I was back on campus for your memorial walk though. The one your coursemates organized. The dress code was black but you like purple. So I wore purple. A lot of people know you. That is who you are. The life of the party. The guy that pays a stranger’s bus fare. The hugger. I remember when the Non-Academic Staff Union staged protests on the roads and vehicles were not allowed into campus. We had to walk to the gate and we stopped to buy ice cream. There were two little boys, sweaty and tired, wearing the uniform of the primary school for staff children. They had been walking from Staff Quarters. They did not have enough money between them to buy one ice cream and they were negotiating the price, much to the infuriation of the seller. You laughed and bought two for each of them; the most expensive too. That money was the last on you. That is who you are, so it wasn’t any wonder when the memorial walk in your honor boasted over 200 students from diverse departments, religions, and organizations wearing black and enduring melting candle wax on their hands because of you. I walked behind the throng with Stella holding my left hand and you holding the other. You were wearing that shirt, the one I bought you for Valentine’s. You were trying to bite my ear, and I was threatening to flick hot wax in your direction. People watched, but I didn’t care. You were here and that was all that mattered.
You followed me everywhere. You held and kissed my hands in public. You made me stop under streetlights and have a laugh. You tried to tickle me and I ran. Lectures were a bore. I just wanted to be with you. So I stayed indoors, and we cooked and ate on the kitchen floor. Stella keeps complaining about the food I am wasting, and she keeps asking why it is always on the kitchen floor. She doesn’t understand. You followed me to the bathroom and your eyes, your dark eyes kept roaming over my body. I asked you to touch me. But you didn’t. That is fine. I forgot for a minute that we agreed to wait till marriage.
Mama is here with the driver. She said we have somewhere important to go for a few days. Stella packed me a bag. I have lectures but she said it didn’t matter. It really doesn’t; I have not been attending anyway. Mama tried to sit beside me in the backseat but I exiled her to the front. How could she try to sit on your lap? I stayed mad through the drive and later fell asleep on your lap. You woke me up right after 2, and I stayed awake and stared at you and we talked about the rock bands that our hearts bled for. We took selfies. Mama is sobbing. I don’t know why.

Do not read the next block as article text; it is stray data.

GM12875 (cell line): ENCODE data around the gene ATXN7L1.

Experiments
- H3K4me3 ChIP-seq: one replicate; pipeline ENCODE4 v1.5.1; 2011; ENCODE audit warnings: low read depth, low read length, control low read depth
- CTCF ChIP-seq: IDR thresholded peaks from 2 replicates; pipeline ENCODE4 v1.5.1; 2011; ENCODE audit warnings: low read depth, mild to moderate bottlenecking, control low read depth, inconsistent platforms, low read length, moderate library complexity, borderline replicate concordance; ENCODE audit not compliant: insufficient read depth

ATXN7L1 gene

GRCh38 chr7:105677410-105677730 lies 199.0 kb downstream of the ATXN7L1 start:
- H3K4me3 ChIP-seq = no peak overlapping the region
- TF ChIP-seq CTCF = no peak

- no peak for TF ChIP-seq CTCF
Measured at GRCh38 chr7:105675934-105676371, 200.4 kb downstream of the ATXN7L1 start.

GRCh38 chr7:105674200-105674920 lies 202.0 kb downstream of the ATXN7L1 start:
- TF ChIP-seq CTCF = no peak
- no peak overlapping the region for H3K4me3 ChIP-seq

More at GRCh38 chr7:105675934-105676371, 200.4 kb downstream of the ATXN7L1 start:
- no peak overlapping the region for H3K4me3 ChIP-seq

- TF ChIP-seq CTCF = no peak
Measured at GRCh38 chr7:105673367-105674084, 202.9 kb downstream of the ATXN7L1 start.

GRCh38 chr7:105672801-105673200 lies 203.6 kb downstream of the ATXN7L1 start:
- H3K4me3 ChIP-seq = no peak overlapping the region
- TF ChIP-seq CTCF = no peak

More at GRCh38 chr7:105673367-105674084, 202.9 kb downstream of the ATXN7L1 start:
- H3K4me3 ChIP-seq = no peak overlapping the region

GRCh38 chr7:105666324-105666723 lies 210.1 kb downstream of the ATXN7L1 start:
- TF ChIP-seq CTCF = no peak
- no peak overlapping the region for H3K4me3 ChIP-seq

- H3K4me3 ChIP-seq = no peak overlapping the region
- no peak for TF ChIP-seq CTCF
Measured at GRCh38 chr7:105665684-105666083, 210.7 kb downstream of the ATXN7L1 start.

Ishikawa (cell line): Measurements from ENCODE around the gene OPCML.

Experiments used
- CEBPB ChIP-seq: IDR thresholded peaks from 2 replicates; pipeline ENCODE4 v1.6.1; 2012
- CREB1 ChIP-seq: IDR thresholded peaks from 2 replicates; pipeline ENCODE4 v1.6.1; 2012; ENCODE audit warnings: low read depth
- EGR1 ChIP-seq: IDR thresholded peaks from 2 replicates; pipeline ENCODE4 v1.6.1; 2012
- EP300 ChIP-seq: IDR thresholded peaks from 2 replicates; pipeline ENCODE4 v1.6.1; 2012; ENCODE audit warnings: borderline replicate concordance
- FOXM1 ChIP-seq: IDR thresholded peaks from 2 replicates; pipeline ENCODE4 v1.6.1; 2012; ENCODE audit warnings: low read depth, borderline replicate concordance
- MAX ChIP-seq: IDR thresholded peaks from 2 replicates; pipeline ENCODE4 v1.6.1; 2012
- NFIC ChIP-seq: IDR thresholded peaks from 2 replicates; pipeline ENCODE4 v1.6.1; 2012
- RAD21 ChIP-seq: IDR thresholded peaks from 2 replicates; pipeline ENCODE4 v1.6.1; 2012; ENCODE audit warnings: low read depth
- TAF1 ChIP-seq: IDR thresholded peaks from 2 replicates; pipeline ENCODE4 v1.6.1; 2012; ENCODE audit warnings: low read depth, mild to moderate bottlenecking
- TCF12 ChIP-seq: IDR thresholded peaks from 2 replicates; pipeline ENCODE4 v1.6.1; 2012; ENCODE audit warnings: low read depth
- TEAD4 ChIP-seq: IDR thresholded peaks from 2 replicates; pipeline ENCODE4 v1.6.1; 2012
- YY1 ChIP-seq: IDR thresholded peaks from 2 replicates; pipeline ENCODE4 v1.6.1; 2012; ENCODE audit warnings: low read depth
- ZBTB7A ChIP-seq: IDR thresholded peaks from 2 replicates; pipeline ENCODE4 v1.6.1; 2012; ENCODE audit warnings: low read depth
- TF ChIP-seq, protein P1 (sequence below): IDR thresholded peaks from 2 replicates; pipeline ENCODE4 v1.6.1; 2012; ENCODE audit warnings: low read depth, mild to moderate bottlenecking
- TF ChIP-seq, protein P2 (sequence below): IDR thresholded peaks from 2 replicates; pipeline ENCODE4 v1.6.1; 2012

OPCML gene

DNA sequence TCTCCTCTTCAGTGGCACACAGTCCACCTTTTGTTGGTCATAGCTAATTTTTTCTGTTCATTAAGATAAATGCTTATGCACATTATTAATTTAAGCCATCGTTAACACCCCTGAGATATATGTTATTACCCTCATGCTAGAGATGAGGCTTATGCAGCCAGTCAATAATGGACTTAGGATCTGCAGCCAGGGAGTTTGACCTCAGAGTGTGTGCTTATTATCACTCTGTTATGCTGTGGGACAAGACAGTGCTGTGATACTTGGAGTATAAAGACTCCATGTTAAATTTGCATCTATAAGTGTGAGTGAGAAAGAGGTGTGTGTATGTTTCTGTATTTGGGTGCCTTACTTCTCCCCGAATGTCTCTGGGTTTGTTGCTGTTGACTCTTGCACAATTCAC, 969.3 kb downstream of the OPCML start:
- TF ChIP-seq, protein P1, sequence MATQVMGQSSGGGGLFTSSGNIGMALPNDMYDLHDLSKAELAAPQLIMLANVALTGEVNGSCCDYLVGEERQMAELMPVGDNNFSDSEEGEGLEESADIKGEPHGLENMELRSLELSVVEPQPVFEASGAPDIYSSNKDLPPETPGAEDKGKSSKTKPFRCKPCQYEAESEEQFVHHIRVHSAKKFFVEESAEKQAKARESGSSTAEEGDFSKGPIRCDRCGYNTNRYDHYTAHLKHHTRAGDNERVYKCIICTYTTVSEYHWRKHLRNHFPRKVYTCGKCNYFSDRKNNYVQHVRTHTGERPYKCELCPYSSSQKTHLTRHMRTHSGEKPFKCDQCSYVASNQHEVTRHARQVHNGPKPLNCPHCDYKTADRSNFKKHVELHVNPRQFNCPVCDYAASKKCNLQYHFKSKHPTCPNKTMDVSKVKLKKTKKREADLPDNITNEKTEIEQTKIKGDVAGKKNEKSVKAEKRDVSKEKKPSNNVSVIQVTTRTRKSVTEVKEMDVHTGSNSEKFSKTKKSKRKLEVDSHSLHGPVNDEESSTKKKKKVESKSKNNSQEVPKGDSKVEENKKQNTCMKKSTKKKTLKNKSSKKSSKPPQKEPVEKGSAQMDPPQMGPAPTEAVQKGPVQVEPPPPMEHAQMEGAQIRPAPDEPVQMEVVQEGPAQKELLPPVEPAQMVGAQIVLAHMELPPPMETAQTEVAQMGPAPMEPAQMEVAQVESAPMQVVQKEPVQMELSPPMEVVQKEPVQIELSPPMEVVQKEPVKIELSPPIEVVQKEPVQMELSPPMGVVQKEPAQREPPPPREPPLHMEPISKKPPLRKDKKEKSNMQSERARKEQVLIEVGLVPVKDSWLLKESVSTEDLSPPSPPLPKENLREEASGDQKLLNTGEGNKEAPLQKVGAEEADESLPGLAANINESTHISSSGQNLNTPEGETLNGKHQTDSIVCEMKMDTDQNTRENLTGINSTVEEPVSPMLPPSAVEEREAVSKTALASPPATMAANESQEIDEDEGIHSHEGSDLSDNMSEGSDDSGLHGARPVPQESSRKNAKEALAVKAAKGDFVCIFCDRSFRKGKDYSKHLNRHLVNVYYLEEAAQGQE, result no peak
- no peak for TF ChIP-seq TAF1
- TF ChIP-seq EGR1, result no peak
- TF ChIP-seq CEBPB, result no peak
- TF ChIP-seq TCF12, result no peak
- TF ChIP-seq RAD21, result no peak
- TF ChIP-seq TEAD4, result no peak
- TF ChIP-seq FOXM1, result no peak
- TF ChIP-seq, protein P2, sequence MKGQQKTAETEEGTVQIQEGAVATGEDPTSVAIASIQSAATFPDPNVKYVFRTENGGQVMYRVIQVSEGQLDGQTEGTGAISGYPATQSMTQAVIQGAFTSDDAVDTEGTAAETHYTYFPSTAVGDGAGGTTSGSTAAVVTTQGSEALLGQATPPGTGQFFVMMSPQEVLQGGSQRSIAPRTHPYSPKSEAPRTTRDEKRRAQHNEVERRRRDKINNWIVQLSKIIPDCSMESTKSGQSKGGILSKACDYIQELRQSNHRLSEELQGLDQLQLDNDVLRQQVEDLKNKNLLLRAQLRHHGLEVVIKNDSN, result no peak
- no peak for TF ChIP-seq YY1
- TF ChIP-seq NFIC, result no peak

I recognize this place. We just passed Onipanu. I pointed out places to you; Jibowu, the bridge because we like bridges, Covenant Christian Centre, Tejuosho market, and the train tracks. Traffic moved slowly and curtain sellers loomed around the car with their photo albums. You said that most of the pictures were not depictions of any curtains they actually had. Google is their friend too, right? I laughed, you laughed and Mama cried.
The driver turned into the psychiatric hospital. I know this place. Mama’s sister, Aunty Pate used to be a patient here. We used to visit her. Mama would tie bows into our hair and shine our shoes and tell us to behave. We would stand beside Aunty Pate’s hospital bed, hands clasped, lips pursed while Mama did all the talking. Most of the time, she looked on with glassy eyes, but never at us. She ate the tip of her braids, swatted at imaginary bees, or bit at her cuticles. We stopped coming after a while. Papa said he didn’t want anyone to know, especially his daughters, that madness ran in the family.
I know what this is. Mama thinks I am mad. Like her sister. Everyone thinks I am mad. That is why everyone has been staring. Since your accident five weeks ago. Everyone has been staring. They think something is wrong with me. They think I am mad. Mama believes it too or we wouldn’t be here. I know they think you are dead. You are still here. You are here with me. You know that I cannot last without you. So you stayed with me, for me, with just me. You never left. Your eyes are pooling with tears. I kissed your cheek.
Mama opened the door. You got out. You stretched your hand. I took it. We will go through this, together. I know you will stay with me. I squeezed your hand as Mama’s cobble shoes pounded the pavement. You didn’t squeeze back.
Ayotola Tehingbola is a Nigerian graduate student in Creative Writing at Boise State University, Idaho. Her cache of drafts is of traumatic or political fiction and photo essays. You can find rambling on ayotola.com.